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The 5 Resolutions You Need To Make If You Ever Want To Retire

When it comes to retirement, failing to plan is like planning to fail.
If 2016 brings you a little closer to sticking your toe in the retirement waters, we have some suggested resolutions for you that may even beat starting this year's resolution list with that perennial favorite: Go on a diet.
 
1. Actually, you should probably start with the diet anyway.
The best currency you can bring with you into retirement is your good health and since the odds are that you are part of the 68.8 percent of the population who are overweight or obese, why not shed a couple of pounds and get yourself in shape. As your body mass index rises, so does your chance of heart disease.
 
Medical care is already pricey enough without you needing lots more of it. Fidelity Investments, which tracks retirement costs, says that a 65-year-old couple retiring now should expect to spend about $240,000 for medical care in the future. That doesn't include long-term care, which is a whole other (seriously expensive) ballgame. That $240,000 is just how much it will cost for deductibles, copayments, premiums for additional coverages and things that Medicare doesn't cover -- like glasses and hearing aids.
 
Being healthy is going to make your retirement a whole lot better. You want to be able to travel, not run to doctors or be a person who starts their day at the medicine cabinet. So get busy now with that diet and exercise program.
 
2. Make a what-I-will-do-in-retirement list.
It's been said that the money is no better in retirement, but the hours are. Actually, the hours are only better if you have a plan for how to spend them. Loneliness and boredom are real balloon-poppers when it comes to having a happy retirement. Staying active and engaged with other people is of paramount importance.
 
Even Del Webb, the developer of America’s most famous retirement community — Sun City, near Phoenix, Ariz. — couldn’t live the life of leisure. A 1962 Time magazine cover story about him said: “Del Webb, the hulking, slope-shouldered, long-striding 63-year-old who hates to be called Delbert, could not stand the life in one of his own Sun Cities for more than a few days — or a few hours.” He just preferred working -- an option you might not have. Chris Farrell, writing for Next Avenue, put it this way: "You spend many years holding down a full-time job (or multiple part-time jobs), so freedom from bosses and job stress is liberating at first. Many people have a bucket list of delayed projects and postponed travel, too. But … your career and the expertise you’ve built up over a lifetime are also a big part of who you are."
 
Make a plan, peeps, make a plan.
 
3. Save more, but also save smarter.
Who isn't tired of being told we don't have enough saved for retirement? It feels like that's a given. So the question becomes: What can we do about it? Save smarter, that's what.
 
Fully fund your 401k to get the company's full max. To do anything less is walking away from free money on the table. Those over the age of 50 can contribute up to $24,000 to their fund; if you do that and are in a 20 percent federal tax bracket, you will save $4,800 in income taxes this year, says MarketWatch.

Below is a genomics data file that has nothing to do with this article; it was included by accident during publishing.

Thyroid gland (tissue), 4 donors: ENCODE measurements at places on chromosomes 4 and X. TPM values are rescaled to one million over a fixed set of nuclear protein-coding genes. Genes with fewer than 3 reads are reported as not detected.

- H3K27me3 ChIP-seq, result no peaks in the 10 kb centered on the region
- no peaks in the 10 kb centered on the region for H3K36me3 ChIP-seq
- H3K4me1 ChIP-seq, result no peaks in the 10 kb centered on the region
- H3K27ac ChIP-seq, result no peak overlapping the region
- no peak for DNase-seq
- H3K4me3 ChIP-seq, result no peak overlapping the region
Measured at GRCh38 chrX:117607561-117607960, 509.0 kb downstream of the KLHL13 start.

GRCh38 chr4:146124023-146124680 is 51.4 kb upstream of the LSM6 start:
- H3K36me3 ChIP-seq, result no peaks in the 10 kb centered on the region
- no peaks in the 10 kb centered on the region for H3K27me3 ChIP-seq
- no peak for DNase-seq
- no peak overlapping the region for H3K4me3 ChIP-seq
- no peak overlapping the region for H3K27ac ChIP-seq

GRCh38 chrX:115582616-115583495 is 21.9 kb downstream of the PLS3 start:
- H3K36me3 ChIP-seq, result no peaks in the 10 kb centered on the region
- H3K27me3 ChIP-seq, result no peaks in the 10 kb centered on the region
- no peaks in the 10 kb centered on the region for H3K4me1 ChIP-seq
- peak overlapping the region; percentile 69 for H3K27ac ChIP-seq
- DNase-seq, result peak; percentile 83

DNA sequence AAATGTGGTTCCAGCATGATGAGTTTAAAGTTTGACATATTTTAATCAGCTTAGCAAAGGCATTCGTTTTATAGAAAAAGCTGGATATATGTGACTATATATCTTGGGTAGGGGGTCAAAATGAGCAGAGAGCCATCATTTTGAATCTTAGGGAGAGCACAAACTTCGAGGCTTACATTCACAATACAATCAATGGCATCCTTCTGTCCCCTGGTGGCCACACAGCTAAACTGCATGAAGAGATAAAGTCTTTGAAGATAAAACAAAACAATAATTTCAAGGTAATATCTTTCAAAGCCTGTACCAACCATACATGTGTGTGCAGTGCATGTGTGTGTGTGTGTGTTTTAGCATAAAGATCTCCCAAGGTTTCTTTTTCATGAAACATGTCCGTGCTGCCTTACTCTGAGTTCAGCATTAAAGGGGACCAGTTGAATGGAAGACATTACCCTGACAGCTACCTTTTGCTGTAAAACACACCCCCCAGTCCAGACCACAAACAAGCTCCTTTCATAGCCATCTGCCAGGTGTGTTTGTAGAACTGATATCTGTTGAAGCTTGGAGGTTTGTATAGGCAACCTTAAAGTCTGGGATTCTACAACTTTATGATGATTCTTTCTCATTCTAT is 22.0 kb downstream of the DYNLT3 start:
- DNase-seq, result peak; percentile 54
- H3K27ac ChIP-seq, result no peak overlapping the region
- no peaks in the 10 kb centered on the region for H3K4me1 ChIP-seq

And if you can afford it, consider buying income property while you still have a paycheck and can qualify for a mortgage. Would a duplex work for you down the road where you live in one unit and rent out the other for income? Is there a way to remodel your house to create a rental unit? Bolstering your future income passively is the best route.
 
4. Figure out your retirement housing now.
A lot of people have little saved but own homes with equity in them. These folks joke about how they sleep in their retirement nest egg. Sadly, the joke could become less funny pretty quickly if they don't do something about it. If this is truly the money you plan to live on once you retire, you need to have access to it. As long as it sits as untapped equity, it isn't going to do you a bit of good. What will you use to pay your bills with once you leave the workforce. People who plan to live off the equity in their homes need to liquidate it. The options include: sell and downsize to a cheaper place;  rent out unused bedrooms for income; refinance to a lower interest rate and take some cash out at the same time; get a home equity loan; or consider getting a reverse mortgage.
 
Just a word on that last: Reverse mortgages are a mixed bag and far from a panacea. They are basically FHA-insured loans for those age 62 or older that allow allow homeowners to convert their home equity into cash with no monthly mortgage payments. Sounds great, but it's only as good for as long as you are healthy enough to live in the house. If you need to move into an assisted living facility or nursing home, the mortgage becomes due.
 
5.  Know where your money is and what it's doing for you.
Sure it's easy to just kind of leave your investments alone. We even know someone who routinely tosses their quarterly statements away unopened because she says she can't understand them anyway.  
 
Advisors say that a once-a-year evaluation of where your money is and how great a risk you can tolerate is a must. Think of it as your annual physical, but for your money.
 
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